When Nicholas Carr wrote “IT Doesn’t Matter” for the Harvard Business Review 10 years ago, he may not have realized the far-reaching effects it would have on information technology. For many, it signaled a shift from focusing on compute, storage, data centers and networks to focusing on packaged-enterprise software applications.
In most IT organizations, there are two kinds of applications: packaged enterprise applications and custom-built apps. Packaged-enterprise apps, whether on premises (SAP, Oracle, Microsoft) or delivered from the cloud (Salesforce, Concur, Workday Services) are less than 20 percent of the application footprint in most companies. Custom apps are the applications built by and for the business (e.g., fuel management at 7-Eleven) and include industry-specific apps.
While attention to packaged apps is warranted, it has been largely to the exclusion of the fundamental computing infrastructure — the compute, storage, data center and networks. The results are starting to show. Costs are increasing, the ability to stay current is eroding and the foundation is becoming less secure.
The true cost of compute and storage is not the computer and the storage. That may seem odd to say, but first, you need to add the underlying racks, power distribution, batteries, access-control hardware and all of the switches, routers and firewalls to interconnect inside and outside of the data center. Next, you need a software stack for network management, load balancing, intrusion detection, building-access control, power management, environmental control, server virtualization, configuration management and storage management. Finally, you need staff and more automation to manage the security, performance, availability and changes of the entire software stack.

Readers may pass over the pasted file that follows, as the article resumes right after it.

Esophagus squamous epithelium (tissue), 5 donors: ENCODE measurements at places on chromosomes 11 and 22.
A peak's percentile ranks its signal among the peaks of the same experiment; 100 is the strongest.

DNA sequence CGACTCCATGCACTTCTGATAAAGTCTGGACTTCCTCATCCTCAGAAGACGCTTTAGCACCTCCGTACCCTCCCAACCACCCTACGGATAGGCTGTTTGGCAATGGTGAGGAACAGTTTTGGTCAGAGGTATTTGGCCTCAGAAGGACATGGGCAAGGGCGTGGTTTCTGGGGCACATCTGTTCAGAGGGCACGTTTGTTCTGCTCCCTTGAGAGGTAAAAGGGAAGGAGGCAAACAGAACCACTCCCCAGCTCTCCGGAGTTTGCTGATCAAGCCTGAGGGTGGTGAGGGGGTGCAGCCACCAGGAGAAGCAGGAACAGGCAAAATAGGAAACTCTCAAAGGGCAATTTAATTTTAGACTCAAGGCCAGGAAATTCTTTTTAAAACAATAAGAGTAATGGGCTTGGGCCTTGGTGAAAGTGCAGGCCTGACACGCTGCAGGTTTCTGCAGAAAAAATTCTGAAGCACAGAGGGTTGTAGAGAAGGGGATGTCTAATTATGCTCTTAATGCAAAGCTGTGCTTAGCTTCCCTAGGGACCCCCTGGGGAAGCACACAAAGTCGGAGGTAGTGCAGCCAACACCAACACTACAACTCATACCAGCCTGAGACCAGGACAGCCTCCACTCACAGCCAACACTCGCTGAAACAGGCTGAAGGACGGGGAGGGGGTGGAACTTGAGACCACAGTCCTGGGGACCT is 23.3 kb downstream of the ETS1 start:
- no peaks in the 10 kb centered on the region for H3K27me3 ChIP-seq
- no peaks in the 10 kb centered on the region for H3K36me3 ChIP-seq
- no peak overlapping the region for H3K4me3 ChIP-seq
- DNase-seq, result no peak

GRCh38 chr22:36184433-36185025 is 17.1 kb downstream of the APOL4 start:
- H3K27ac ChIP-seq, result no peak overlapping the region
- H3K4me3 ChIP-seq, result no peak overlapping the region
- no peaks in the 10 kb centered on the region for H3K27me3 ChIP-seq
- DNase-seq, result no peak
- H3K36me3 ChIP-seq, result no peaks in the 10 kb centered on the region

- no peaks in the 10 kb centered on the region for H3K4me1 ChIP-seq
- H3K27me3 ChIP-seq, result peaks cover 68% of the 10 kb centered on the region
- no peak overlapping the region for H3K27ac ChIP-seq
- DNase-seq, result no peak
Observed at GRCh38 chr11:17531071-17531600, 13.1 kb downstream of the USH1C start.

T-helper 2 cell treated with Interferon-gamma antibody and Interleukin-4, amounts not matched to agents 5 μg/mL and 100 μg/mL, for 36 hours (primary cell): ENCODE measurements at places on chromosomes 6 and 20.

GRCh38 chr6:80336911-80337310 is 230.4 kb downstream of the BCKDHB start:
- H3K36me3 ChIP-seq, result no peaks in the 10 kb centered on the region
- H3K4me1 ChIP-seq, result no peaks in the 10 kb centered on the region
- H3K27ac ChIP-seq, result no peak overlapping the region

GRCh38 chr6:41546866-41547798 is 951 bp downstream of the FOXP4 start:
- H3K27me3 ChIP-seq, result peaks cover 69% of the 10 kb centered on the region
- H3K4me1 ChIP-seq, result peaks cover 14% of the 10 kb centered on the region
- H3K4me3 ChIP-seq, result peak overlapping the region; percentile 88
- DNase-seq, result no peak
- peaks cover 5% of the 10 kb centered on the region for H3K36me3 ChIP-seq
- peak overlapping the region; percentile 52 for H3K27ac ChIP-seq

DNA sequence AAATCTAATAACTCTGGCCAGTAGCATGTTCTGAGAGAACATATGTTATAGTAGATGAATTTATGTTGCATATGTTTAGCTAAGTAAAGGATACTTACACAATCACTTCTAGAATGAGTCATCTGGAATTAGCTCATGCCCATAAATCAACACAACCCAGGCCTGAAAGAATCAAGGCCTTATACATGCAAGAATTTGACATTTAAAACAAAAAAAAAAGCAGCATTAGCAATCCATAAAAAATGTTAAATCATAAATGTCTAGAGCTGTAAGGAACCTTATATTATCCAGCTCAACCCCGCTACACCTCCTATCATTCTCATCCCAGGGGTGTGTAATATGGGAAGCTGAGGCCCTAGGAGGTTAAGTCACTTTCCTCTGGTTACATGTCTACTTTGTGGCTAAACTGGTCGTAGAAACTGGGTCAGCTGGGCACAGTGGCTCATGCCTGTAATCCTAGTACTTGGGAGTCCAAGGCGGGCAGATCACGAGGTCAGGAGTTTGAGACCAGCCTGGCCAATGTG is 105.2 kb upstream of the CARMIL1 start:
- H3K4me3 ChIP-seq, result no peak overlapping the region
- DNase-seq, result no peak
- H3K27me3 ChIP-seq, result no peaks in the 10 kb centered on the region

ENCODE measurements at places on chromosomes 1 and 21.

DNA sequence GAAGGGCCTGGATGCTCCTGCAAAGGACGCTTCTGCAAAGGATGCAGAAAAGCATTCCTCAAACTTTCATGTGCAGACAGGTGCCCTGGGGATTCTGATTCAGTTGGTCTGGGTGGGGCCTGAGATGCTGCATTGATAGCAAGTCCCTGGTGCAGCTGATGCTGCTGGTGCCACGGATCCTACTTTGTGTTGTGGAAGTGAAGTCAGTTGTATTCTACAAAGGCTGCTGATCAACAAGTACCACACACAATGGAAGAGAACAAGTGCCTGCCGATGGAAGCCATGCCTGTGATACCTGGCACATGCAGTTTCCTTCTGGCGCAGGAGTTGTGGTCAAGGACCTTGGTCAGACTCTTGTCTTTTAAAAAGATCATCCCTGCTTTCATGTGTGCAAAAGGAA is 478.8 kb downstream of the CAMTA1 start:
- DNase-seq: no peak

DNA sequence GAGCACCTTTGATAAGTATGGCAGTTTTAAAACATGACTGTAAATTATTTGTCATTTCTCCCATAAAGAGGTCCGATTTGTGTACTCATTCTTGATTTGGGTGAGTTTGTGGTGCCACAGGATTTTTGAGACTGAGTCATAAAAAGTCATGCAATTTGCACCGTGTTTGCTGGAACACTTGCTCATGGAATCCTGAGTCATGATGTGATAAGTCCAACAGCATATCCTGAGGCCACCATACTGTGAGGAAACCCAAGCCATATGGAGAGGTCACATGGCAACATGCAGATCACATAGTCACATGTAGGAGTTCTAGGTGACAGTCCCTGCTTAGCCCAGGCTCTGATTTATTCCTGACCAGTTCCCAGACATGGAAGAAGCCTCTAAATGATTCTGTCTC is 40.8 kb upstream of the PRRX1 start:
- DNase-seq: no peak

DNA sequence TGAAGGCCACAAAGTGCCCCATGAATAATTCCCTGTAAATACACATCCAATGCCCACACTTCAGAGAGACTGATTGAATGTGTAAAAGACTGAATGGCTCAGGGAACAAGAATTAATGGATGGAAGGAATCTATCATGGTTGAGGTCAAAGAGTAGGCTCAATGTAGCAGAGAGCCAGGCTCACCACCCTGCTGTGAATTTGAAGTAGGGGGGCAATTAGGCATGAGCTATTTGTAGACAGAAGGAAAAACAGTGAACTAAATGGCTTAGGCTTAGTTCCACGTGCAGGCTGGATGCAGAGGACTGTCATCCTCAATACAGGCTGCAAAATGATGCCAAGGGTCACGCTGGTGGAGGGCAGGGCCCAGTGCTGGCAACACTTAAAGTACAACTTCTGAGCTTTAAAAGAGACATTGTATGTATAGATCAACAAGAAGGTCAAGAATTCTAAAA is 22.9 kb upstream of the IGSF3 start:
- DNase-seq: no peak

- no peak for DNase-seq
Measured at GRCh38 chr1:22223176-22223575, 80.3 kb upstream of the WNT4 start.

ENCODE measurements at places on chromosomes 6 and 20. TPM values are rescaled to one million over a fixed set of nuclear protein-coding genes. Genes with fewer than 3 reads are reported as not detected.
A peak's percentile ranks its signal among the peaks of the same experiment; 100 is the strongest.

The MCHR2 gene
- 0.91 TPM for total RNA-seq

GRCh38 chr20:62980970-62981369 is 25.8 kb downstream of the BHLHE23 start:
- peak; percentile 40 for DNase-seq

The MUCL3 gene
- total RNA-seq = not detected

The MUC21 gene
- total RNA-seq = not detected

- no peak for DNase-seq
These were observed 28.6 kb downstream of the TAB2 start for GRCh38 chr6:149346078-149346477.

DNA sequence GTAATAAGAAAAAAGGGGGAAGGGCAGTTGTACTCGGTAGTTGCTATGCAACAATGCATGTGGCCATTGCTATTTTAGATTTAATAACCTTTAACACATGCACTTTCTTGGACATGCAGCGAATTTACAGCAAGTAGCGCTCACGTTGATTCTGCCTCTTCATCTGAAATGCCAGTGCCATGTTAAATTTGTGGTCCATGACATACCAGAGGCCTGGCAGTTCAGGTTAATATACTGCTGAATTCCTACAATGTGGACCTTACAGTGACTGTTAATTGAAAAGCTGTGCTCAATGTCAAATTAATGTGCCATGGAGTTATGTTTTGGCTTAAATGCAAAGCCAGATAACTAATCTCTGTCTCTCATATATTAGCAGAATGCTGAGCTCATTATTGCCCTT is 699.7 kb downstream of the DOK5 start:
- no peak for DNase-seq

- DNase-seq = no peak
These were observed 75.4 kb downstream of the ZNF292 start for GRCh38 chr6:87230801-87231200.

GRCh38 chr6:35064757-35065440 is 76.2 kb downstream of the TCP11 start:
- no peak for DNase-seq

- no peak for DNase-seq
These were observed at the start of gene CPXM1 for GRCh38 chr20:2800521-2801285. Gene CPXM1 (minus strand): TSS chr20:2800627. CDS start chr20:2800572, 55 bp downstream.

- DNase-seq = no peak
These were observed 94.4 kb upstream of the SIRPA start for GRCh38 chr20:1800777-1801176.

For example, Moody’s Analytics, an independent provider of global economic analysis, runs its IT operations in two data centers with approximately 240 physical servers, 1,600 virtual servers and 175 terabytes (TBs) of storage. The cost to manage this is seven times the purchase price of the compute and storage hardware per year.
Furthermore, everything would indicate that the cost multiple for companies is increasing because the price of the hardware is decreasing and the complexity of the software stack is increasing. Consider the following thought experiment: One of the largest financial-services companies has 70,000 servers and 70,000 TBs of storage. Using today’s technology that footprint could be implemented in 150 racks in 10,000 square feet with 2.5 megawatts of power for $25 million. The current cost to manage the system is at least $800 million, which is 32 times more.
Additionally, innovation has not stalled in compute, storage, data centers and networks. The entire software stack is also changing. On average, a software product releases 60 changes per year. Assuming only 30 software products are part of the stack, that implies 1,800 changes per year.
But if you never change anything, you get really cheap computing, and it shows. For example, after the City of Los Angeles moved its email services to Google’s Gmail, the city management of San Jose, Calif., asked its chief information officer to do the same with its system. The CIO reviewed the email system and found switching to Gmail would be more expensive. Sounds odd, but not when you realize the City of San Jose was running 10-year-old software on a 15-year-old server and everyone had only 10 megabytes of email storage.
It’s not only about staying current. Older compute and storage software also are less secure. The backbone of any secure system is insuring you have a hardened system, which means there are no viruses and all security patches are applied. If you look at five software products in the past year, there were more than 135 security patches released along with them.
Your compute, storage, data center and network are the foundation of your “information house,” and you need to pay attention to your foundation as it’s getting more expensive, less agile and less secure. While enterprise apps are important, fundamental IT functions create the environment of success.
Timothy Chou teaches cloud computing at Stanford University. He is the former president of Oracle on Demand and the author of Cloud: Seven Clear Business Models.